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by Daniel DeGasperi

The future of the Honda Accord Euro is unclear.

Honda’s medium car has continued to be a solid sales performer during a time when production of other key models such as the Jazz, Civic, CR-V and wide-body Accord had been stalled in 2011 by the Thailand floods.

It has been almost five years since the second generation of the Japanese-built mid-sized Honda Accord Euro sedan and eighth-generation wide-body Accord launched, however, and there’s no sign of a new version of the smaller sedan despite the ninth-generation wide-body model having already debuted.

The typical Japanese model lifecycle is five years, the same timeframe that the original Euro followed, having sold here between 2003 and 2008.

Despite its vintage, Honda Australia director Stephen Collins confirmed that no decision has yet been made about a next-generation Accord Euro.

“There’s been a lot of discussion about what happens with Euro,” said Collins. “In Europe, the model is still doing pretty well.”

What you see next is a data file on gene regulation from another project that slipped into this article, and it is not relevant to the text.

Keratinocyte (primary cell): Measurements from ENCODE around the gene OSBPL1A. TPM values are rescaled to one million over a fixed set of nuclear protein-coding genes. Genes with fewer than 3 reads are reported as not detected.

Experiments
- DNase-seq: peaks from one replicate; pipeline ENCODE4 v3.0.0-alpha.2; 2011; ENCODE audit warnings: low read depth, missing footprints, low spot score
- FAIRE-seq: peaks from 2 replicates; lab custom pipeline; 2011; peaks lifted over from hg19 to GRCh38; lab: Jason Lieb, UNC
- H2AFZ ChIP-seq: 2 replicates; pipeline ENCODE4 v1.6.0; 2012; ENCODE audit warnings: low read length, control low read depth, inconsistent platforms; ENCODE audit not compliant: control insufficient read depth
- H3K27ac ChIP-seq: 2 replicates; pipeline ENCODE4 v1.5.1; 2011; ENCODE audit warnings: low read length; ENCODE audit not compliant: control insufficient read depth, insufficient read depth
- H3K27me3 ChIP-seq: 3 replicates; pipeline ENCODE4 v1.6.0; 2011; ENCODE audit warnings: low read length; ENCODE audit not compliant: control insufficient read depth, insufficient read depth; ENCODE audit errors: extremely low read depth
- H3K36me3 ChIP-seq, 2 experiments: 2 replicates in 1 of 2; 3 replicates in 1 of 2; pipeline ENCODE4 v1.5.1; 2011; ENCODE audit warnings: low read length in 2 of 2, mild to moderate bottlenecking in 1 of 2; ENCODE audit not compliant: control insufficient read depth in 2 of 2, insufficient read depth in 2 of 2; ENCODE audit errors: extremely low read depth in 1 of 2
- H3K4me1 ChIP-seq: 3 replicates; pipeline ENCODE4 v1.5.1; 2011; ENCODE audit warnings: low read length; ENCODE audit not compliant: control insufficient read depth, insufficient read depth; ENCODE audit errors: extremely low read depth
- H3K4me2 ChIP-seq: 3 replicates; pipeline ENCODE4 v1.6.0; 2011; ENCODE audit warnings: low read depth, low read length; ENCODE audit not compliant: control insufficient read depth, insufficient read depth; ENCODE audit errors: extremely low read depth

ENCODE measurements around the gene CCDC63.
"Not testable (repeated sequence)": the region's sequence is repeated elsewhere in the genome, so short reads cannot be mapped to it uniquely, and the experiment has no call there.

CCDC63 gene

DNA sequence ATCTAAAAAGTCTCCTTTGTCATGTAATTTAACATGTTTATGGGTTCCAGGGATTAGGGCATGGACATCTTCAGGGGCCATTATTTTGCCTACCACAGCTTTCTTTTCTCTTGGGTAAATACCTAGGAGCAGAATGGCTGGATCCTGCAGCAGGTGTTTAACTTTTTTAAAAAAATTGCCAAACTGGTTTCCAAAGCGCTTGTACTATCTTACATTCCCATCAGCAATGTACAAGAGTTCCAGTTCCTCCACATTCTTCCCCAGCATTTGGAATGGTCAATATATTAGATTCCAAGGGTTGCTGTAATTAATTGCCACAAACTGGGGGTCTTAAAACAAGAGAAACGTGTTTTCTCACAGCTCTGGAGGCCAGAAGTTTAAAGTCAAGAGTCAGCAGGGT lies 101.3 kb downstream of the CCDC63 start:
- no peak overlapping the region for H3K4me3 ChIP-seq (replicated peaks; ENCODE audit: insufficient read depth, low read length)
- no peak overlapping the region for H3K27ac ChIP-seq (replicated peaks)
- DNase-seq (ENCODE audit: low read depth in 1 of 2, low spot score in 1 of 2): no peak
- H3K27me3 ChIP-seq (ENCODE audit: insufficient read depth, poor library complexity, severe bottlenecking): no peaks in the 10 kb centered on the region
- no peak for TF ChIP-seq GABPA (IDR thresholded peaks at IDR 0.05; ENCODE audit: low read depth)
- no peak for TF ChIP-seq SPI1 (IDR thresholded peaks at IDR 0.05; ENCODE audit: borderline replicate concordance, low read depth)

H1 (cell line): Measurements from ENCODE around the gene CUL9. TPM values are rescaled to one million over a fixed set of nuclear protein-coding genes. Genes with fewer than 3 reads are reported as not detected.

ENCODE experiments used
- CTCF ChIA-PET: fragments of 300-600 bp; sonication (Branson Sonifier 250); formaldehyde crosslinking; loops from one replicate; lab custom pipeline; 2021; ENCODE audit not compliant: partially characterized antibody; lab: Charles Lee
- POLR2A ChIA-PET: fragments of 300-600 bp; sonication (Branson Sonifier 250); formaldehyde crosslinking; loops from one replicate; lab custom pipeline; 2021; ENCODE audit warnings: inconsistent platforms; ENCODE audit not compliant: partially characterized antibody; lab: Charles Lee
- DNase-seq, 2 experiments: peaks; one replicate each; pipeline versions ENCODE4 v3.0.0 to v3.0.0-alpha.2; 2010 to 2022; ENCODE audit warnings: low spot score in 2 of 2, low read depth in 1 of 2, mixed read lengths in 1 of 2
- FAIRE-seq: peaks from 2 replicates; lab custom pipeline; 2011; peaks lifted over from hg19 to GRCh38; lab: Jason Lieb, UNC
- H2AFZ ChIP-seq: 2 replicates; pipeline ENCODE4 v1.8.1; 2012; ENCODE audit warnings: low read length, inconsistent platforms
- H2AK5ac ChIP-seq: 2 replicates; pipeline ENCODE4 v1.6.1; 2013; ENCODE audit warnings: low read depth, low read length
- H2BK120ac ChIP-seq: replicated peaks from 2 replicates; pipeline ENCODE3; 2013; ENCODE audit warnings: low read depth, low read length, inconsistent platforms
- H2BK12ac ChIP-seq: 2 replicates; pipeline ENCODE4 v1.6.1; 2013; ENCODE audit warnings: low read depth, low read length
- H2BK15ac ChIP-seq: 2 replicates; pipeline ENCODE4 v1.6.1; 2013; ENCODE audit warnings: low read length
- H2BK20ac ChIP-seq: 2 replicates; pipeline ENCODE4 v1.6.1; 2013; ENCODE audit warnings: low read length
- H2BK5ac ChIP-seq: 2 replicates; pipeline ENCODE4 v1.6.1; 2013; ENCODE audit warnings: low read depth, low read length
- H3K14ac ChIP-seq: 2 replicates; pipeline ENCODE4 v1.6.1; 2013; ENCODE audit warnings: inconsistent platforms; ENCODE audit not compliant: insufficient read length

Collins reinforced that Honda is happy with the two-model Accord strategy in Australia, the only market in the world that sells both compact (for Europe) and wide-body (for the US) versions of the nameplate.

Neither Collins nor Honda Australia principal advisor Lindsay Smalley could shed light on timing for the new-generation Honda Accord Euro, nor confirm the existence of such a model.

“[The current] Euro will be around for a long time,” said Smalley. “It will be upgraded. It’s hitting five years now, so there will be a refreshment … an upgrade.”

The Honda Accord Euro is designed to appeal to European buyers – where it is simply badged ‘Accord’ – however new-car sales on the financially ravaged continent are down around 30 per cent this year. The Euro’s larger sibling, the US-based wide-body Accord, continues to sell strongly in its native market, averaging 26,000 units per month.

That may give clues as to why the next-generation wide-body Accord will be replaced first.

Honda was hit hard by the GFC in 2008. Forced to cut engineering budgets, the company has all but confessed it hasn’t kept pace with the technology of its competition – the fourth-generation CR-V released this week lacks direct injection and gets an automatic transmission with only five ratios.

The current Accord Euro will face a wall of fresh competitors in the next year – the all-new Mazda6 will launch locally next week, the Holden Malibu will arrive in March, and the all-new Ford Mondeo will follow in late 2013.

In 2013, Honda expects Accord Euro sales to remain at “300-ish” per month, with the wide-body Accord to take lead with around 400 sales per month.

To October this year, Honda has sold 5591 Accord Euros, and just 990 Accords.




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